[bitcoin-dev] [Bitcoin-development] BIP for Proof of Payment

Kalle Rosenbaum kalle at rosenbaum.se
Fri Jul 24 06:55:12 UTC 2015


These BIPs have been assigned 120 and 121:

120: Proof of Payment
121: Proof of Payment URI scheme

Regards,
Kalle
Den 24 jul 2015 08:27 skrev "Kalle Rosenbaum" <kalle at rosenbaum.se>:

> These BIPs have been assigned 120 and 121:
>
> 120: Proof of Payment
> 121: Proof of Payment URI scheme
>
> Regards,
> Kalle
> Den 21 jun 2015 16:39 skrev "Kalle Rosenbaum" <kalle at rosenbaum.se>:
>
>> Hi Greg!
>>
>> After a lot of constructive discussion, feedback and updating, I'm
>> requesting that you please assign these proposals BIP numbers. It's both
>> the "Proof of Payment" proposal and the "Proof of Payment URI scheme"
>> proposal that I'm referring to.
>>
>> The wikimedia source is available here:
>> https://github.com/kallerosenbaum/poppoc/wiki/Proof-of-Payment-BIP and
>> https://github.com/kallerosenbaum/poppoc/wiki/btcpop-scheme-BIP.
>>
>> Is this what you need in order to proceed or is there something else you
>> need from me?
>>
>> Best regards,
>> /Kalle
>>
>> 2015-06-17 11:51 GMT+02:00 Kalle Rosenbaum <kalle at rosenbaum.se>:
>>
>>> 2015-06-16 21:48 GMT+02:00 Pieter Wuille <pieter.wuille at gmail.com>:
>>> > I don't see why existing software could create a 40-byte OP_RETURN but
>>> not
>>> > larger? The limitation comes from a relay policy in full nodes, not a
>>> > limitation is wallet software... and PoPs are not relayed on the
>>> network.
>>>
>>> You are probably right here. The thing is that I don't know how *all*
>>> wallet signing and validating software is written, so I figure it's
>>> better to stick to a "valid" output. Since I don't *need* more data
>>> than 40 bytes, why bother. There's another constraint to this as well:
>>> The other BIP proposal, "Proof of Payment URI scheme", includes a
>>> nonce parameter in the URI. If the nonce is very long, the QR code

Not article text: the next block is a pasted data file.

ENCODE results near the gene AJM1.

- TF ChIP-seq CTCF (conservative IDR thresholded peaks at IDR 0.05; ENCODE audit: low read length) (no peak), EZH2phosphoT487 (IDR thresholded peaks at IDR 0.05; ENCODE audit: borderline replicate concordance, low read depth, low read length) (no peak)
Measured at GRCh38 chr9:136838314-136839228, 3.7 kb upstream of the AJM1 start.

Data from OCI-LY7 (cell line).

>>> will be unnecessarily big. The server should try to detect a brute
>>> force of the 48 bit nonce, or at least delay the pop requests by some
>>> 100 ms or so.
>>>
>>> Do you think this is an actual problem, and why? Is your suggestion to
>>> use a bigger nonce, given the above?
>>>
>>> >
>>> > Regarding sharing, I think you're talking about a different use case.
>>> Say
>>> > you want to pay for 1-week valid entrance to some venue. I thought the
>>> > purpose of the PoP was to be sure that only the person who paid for
>>> it, and
>>> > not anyone else can use it during that week.
>>> >
>>>
>>> That's right. That's one use case. You pay for the 1-week entrance and
>>> then you use your wallet to sign PoPs when you enter the venue.
>>>
>>> > My argument against that is that the original payer can also hand the
>>> > private keys in his wallet to someone else, who would then become able
>>> to
>>> > create PoPs for the service. He does not lose anything by this,
>>> assuming the
>>> > address is not reused.
>>> >
>>>
>>> Yes, that is possible. It's about the same as giving out a
>>> username/password for a service that you have paid for. In the case of
>>> a concert ticket, it's simple. Just allow one entrance per payment.
>>> But in the example you gave, it's a bit more complicated. You could
>>> for example give all guests a bracelet upon first entry or upon first
>>> exit. Or you can put a stamp on people leaving the venue, and demand
>>> that all re-entries show the stamp, possibly along with a new PoP.
>>> Pretty much as is done already. Different use cases will need
>>> different protection. In this example, the value added by PoP is that